by Avantika ShankarMar 01, 2021
When the British data scientist Clive Robert Humby drew an analogy between data and oil with his phrase ‘data is the new oil’, he implicitly referred to the importance of distillation required to use them both. The consumerist demand of data, more often than not, is popularly used in the capitalist set-up for a variety of political and financial successes. The accumulative data offers a scope to define the human behavioural pattern of a society which, besides promising immediate profits, opens a window to the dynamics of individual behaviour. Straddling the field of arts and data are the works of the visual artist Stephanie Potter Corwin that explore the nuances of contemporary human behaviour.
The California-based artist Corwin’s work Murmurations, shortlisted for the 2020 Aesthetica Art Prize, is created with a bespoke algorithmic process that combines more than ten thousand selfies shot in front of the Paul Smith boutique in Los Angeles. Against the backdrop of bright hues of pink, the images create a distorted view, leaving the audience dazzled. Inspired by the flocking patterns found in nature, Murmurations emphasise the loss of singularity against the plethora of data, in this case, the identical practice of selfies. Corwin, in an interview with STIR, explains the descent of isolation despite virtual connectivity and presence of data in her works, “Data—particularly data about human behaviour—is usually referenced as a capitalist commodity or a sign of inevitable dystopia. However, in my work, I am interested in using data as a tool for hopeful optimism: as a reminder that we are not alone but that we are part of a world that is better when we recognise our commonalities. This is how Murmurations was born: I was interested in exploring how the ultimate act of individualism—the selfie—was, in fact, part of a much larger pattern of human behaviour. When exposed, these patterns reveal another layer of beauty that lies within the human condition”.
To give a visual form to the palette of emotions, an array of emojis were developed as a part of text conversations. Undeniably they have the potential to either change or enhance the meaning of words. Similarly, the series Year X traces the usage of emojis as “relationship maintenance tools”. The series highlights the text messages data shared between two individuals, albeit without words but emojis. The particular stylistic use of emojis is highlighted even though the persons’ disposition is not even obliquely referred to. The omnipresence of technology is inevitable in the world of arts; Corwin delves further into this, “It has become crucial to our existence, and it influences so much about how we encounter the world, the opportunities we have, and the choices we make. It is only natural to try and unpack the effects of technology. I am not sure if the future of visual arts relies solely on the integration of art+technology, but I think that digital tools and mediums are here to stay. As the world continues to exponentially progress, the acts of making and experiencing art will evolve”.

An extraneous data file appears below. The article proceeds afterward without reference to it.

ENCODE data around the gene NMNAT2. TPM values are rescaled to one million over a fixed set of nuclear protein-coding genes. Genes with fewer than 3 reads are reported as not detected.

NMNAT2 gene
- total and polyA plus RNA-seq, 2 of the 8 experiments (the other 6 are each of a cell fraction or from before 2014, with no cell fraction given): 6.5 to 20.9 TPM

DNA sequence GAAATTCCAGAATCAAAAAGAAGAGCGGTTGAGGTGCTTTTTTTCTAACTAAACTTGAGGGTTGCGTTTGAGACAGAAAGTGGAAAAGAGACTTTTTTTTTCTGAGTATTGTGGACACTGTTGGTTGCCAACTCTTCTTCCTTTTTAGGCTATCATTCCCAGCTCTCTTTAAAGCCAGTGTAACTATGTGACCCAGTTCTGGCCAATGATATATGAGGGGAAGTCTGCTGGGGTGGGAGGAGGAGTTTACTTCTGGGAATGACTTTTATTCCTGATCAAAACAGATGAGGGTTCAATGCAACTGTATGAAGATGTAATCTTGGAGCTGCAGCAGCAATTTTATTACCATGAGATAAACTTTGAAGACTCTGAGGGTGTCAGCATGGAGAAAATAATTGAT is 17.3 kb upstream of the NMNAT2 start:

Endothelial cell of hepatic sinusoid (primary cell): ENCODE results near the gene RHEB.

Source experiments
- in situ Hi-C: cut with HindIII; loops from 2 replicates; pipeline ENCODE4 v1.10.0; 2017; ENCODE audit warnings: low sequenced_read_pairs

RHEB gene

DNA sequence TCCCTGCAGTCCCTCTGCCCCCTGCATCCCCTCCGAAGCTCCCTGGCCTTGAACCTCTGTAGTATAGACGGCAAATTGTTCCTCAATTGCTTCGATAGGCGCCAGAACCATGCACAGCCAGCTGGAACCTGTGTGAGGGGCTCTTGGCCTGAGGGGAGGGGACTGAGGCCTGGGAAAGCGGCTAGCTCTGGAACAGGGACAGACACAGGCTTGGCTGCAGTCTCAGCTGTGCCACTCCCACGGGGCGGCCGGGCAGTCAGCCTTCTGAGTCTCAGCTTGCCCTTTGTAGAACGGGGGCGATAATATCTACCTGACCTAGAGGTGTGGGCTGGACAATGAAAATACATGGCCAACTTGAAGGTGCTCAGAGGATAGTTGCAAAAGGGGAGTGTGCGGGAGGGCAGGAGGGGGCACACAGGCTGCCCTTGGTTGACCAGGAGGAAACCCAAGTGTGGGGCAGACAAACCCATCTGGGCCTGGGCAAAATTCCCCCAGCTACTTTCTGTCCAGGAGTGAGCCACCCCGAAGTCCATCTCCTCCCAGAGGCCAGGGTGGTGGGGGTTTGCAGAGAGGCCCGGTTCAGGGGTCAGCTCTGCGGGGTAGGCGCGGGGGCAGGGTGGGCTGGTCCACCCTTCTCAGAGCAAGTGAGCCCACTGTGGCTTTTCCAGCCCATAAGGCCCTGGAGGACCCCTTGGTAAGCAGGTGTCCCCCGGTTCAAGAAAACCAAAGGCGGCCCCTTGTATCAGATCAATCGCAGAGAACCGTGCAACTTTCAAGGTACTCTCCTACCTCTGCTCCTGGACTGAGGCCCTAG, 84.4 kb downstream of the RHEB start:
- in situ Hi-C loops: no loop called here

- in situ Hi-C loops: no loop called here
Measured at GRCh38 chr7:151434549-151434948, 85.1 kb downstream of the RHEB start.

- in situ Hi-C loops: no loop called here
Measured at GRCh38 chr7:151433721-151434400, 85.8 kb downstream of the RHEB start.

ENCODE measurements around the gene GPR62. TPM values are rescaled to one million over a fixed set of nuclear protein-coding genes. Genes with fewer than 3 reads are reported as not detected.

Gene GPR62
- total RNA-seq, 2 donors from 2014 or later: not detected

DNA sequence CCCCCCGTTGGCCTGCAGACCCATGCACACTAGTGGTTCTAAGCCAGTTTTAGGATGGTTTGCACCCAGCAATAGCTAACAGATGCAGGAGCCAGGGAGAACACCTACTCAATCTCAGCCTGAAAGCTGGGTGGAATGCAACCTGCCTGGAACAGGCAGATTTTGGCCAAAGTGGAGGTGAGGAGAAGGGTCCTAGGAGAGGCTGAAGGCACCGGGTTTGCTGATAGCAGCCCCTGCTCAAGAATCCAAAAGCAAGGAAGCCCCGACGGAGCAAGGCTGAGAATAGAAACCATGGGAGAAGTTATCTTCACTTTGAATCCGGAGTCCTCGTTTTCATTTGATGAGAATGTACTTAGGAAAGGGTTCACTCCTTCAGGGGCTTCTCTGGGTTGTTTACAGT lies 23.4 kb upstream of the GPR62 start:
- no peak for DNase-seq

The notions of the spatial and temporal have been long-established interests for creative minds across disciplines. Allowing a visual manifestation of the sonic journey and physical location is Corwin’s work, Circadian Echoes. The specific echoes from the open sky at a particular day and location are documented with colour. Using a dye-sublimation process, these are printed on aluminium that emanates a sense of interplay with perception and reality. Circadian Echoes functions as a formal record of time and place.
Corwin hopes her works, laden with distilled data represented in a creative form, “reveal hidden narratives—to offer people a new vantage point for observing and synthesising the world. Data collection will only expand, and there's a risk of disassociating one's humanity from their quantified behaviour. In my work, I want to expose the patterns of behaviour, choice, and interaction that, when uncovered, reflect our incredible, intertwined trajectories, revealing the humans behind the numbers, engendering empathy, and reminding people that they are not alone”.
In a society when the count of followers set the course of discussion on the strengthening of bonds, one can propose that the grip on reality is shaking. Corwin’s works, instead of running a dried discussion on perils of uncharted data, lend a human touch to it in an effort to raise a plea to rescue the humans from falling into the abyss of the whitewashed version of the truth.